There are dozens of wonderful new mobile art sites and I have many friends in the mobile community who are also keeping their own blogs. To get started, I always suggest folks look at EyeEm.com (on your computer, if you like) and then download the app to your mobile device. EyeEm is both Apple- and Android-friendly. If you follow me there (I’m @Meri) you can look at some of the amazing artists I’m following and follow some yourself to give you great content to get started learning.
iPhoneArt.com is the place I’m sharing my best work and it’s a mind-blowing experience to open the door there and start “walking” the galleries of some of the finest mobile artists on the planet.
PixelsAtAnExhibition.com is a highly curated site, run by the inimitable Knox Bronson. Knox has been screening and showing the highest-quality mobile art from the beginning of the movement. This has given him a jaundiced eye for “app tricks” and a deeply seasoned perspective on what’s new and fresh in the field. On any given day, a great way to get the 3000-foot perspective on iPhoneography is to walk through the pics of the day at P1xels. (I’m humbled and honored by the fact that Knox has featured over a dozen of my pieces on P1xels this spring.)
WeAreJuxt ran a feature about me this spring that tells the story about the shot that made me fall in love with my iPhone. It happened as I was walking the access road next to I5, just south of Mountain Avenue, in Ashland on a bitterly cold January afternoon. If you’re curious, you can read the story here: http://www.wearejuxt.com/2013/04/27/1000-ipa-apr-13-2/
Meri, take us behind the scenes for the creative process of making iPhone Art.
iPhone art-making is a three-tiered process of shooting, apping and sharing.
The bulk of my work starts with images I shoot with one or more of my favorite camera replacement apps as I’m taking a late-afternoon walk with my dog, Blaze. Sometimes I shoot in black-and-white (just like I did with traditional film cameras) and sometimes I shoot in color, knowing that I can always take an image back into a black-and-white state while I’m apping it.
My “habit,” if I can say I have one, is to shoot and shoot and shoot, enjoying the light and the wonder of whatever I’m seeing around me. Then, maybe an hour or 90 minutes later, I find myself home. I feed Blaze and me, and settle down on the couch or my favorite chair to scroll through my Camera Roll. The time between the shooting and the editing process can be a few hours or even a few days. Often it’s just a few hours. When I’m getting ready to app a shot, as I scroll through my Camera Roll, I’m feeling as well as looking for images that strike me as interesting enough to pursue further. When I find one, I am apt to take it right into Snapseed to make a lot of the same kinds of adjustments in contrast, color saturation, brightness, sharpness, cropping, etc. that I would have made printing in a darkroom. (Old habits – as a photographer – die hard. Everyone doesn’t work this way, nor must you.)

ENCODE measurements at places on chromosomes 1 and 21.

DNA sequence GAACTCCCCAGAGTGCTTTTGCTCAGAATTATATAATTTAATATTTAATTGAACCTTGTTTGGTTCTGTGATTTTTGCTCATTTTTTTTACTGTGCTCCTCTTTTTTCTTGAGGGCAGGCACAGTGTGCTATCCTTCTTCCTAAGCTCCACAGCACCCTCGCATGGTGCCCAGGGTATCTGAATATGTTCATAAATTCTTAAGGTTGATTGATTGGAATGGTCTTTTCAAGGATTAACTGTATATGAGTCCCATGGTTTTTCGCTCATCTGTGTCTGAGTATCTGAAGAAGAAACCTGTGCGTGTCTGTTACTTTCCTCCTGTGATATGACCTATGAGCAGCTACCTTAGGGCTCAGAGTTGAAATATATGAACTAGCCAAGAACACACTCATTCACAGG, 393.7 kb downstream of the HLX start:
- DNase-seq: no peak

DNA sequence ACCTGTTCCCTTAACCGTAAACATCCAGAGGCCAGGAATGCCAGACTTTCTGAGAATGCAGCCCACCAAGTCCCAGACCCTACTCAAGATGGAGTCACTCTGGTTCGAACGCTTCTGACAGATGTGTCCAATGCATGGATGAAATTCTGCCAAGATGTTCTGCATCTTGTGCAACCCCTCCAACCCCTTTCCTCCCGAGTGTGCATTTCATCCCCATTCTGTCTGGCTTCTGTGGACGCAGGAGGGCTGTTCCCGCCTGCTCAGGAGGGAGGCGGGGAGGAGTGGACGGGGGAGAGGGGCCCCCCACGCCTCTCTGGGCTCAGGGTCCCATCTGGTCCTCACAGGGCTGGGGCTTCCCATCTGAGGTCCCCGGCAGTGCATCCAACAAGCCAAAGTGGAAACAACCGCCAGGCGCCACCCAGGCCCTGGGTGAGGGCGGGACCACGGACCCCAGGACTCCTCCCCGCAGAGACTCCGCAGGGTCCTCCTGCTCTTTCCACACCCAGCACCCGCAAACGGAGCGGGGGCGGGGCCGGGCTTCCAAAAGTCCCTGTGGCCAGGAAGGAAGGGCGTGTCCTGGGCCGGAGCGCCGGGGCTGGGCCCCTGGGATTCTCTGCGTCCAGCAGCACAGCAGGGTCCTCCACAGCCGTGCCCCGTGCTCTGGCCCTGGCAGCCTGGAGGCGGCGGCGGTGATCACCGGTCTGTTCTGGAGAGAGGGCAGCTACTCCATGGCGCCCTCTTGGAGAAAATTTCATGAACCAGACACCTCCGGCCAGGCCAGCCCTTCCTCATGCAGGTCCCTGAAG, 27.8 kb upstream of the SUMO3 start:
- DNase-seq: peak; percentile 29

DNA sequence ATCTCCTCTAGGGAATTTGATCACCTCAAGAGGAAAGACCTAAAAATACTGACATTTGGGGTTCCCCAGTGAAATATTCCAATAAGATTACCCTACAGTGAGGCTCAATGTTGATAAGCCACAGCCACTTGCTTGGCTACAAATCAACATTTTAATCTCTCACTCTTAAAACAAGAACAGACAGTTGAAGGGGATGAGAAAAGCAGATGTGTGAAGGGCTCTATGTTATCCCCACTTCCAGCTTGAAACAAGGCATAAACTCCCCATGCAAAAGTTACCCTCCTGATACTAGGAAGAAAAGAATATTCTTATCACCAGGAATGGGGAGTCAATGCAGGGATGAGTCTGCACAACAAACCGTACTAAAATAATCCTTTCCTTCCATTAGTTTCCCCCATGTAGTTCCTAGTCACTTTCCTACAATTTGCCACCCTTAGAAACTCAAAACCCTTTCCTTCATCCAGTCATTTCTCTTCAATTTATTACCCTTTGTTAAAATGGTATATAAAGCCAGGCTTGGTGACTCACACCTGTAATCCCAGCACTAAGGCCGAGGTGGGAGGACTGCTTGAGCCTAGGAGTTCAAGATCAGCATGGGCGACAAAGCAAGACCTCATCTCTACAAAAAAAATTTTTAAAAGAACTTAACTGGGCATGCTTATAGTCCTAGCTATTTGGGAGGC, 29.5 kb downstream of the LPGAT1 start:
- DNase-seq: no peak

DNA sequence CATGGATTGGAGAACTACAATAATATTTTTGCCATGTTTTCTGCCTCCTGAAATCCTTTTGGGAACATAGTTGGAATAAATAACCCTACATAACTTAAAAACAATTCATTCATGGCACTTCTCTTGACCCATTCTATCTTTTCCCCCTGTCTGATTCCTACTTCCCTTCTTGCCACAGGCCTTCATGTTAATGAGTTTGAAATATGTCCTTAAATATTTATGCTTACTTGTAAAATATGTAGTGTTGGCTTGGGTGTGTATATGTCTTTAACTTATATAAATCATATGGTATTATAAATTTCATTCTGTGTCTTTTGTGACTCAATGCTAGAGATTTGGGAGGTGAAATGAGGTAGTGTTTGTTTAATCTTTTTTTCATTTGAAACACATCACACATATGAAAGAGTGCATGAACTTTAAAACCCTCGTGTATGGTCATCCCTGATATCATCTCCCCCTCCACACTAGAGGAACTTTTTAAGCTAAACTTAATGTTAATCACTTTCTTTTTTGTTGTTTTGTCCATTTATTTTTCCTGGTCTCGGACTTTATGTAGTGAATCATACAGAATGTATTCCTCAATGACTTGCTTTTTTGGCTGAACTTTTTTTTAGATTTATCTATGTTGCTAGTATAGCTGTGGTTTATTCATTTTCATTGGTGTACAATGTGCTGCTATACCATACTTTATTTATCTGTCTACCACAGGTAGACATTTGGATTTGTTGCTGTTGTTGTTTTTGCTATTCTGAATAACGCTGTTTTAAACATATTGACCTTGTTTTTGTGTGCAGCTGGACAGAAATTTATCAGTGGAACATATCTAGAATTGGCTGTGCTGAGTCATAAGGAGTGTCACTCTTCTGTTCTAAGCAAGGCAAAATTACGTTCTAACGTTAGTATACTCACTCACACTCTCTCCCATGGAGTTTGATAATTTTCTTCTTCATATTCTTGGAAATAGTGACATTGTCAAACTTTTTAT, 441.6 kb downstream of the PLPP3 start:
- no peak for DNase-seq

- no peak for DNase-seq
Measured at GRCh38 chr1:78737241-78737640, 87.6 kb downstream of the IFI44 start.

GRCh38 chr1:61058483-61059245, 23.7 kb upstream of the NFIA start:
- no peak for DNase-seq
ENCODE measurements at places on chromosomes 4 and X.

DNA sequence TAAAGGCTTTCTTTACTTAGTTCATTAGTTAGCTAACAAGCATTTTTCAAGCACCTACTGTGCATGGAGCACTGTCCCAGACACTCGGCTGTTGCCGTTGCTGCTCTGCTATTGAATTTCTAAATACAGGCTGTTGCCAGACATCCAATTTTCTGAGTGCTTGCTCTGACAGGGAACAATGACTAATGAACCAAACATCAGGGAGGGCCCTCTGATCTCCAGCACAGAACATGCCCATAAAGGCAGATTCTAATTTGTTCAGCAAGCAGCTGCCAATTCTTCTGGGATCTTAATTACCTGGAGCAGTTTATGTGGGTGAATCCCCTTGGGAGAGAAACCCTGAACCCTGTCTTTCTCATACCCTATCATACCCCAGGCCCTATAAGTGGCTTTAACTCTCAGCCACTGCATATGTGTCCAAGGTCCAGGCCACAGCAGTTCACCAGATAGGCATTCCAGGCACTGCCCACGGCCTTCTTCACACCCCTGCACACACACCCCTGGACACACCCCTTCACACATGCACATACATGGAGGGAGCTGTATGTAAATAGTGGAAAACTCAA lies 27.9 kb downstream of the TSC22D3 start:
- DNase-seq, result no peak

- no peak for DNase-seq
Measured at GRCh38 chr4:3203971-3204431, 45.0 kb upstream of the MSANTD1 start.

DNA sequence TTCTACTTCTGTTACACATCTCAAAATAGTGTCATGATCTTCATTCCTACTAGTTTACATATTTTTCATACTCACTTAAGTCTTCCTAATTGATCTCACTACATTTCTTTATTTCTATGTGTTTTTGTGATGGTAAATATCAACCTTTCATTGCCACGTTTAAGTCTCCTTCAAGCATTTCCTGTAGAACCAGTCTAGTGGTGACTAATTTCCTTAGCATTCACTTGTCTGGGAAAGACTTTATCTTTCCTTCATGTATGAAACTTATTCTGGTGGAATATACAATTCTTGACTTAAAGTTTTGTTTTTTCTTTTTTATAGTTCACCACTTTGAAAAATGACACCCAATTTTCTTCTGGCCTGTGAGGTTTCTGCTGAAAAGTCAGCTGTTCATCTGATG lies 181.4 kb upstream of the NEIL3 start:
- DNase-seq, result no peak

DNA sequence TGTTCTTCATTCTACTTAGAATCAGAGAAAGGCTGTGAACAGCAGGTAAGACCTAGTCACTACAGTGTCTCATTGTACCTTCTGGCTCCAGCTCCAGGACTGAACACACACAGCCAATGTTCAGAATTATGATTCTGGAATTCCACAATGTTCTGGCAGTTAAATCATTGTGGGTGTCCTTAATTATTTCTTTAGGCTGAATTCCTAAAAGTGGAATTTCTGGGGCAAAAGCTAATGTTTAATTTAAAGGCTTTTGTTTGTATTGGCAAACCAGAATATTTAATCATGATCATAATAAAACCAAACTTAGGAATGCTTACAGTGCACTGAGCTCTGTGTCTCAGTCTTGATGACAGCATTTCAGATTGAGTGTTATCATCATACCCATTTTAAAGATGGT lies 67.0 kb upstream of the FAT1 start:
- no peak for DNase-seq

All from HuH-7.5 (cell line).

Once I’ve got the image into its best possible state, I’ll listen for what’s on the inside of me that wants to be said with this image. That part is wordless … and mysterious. Impossible to describe.If you were watching me from the outside, you would see my fingers finding a variety of different coloring or texturing or layering apps – or an intensifying app if I’m working in black and white – that allow me to marry the outside image with the emotions rising to meet it from inside me.
Who knows how long the “apping” part takes – it varies, of course, from image to image. Awhile later, something in my heart says, “That’s done.” Whatever that something is that talks from my heart also names the image either during the apping or as it’s coming to a close. I don’t really know how to explain that either.
When the image is titled, I navigate to EyeEm to upload and share it with the folks who follow me there. I also go to Tumblr to post it to my blog and to Facebook to share it in one or more specific mobile art groups to which I belong there. If I’m really struck with the image, I’ll upload it to my gallery at iPhoneArt.com and I might also upload it to P1xels or some other curated site to see if one of the curators finds it worth their while to share it with their subscribers.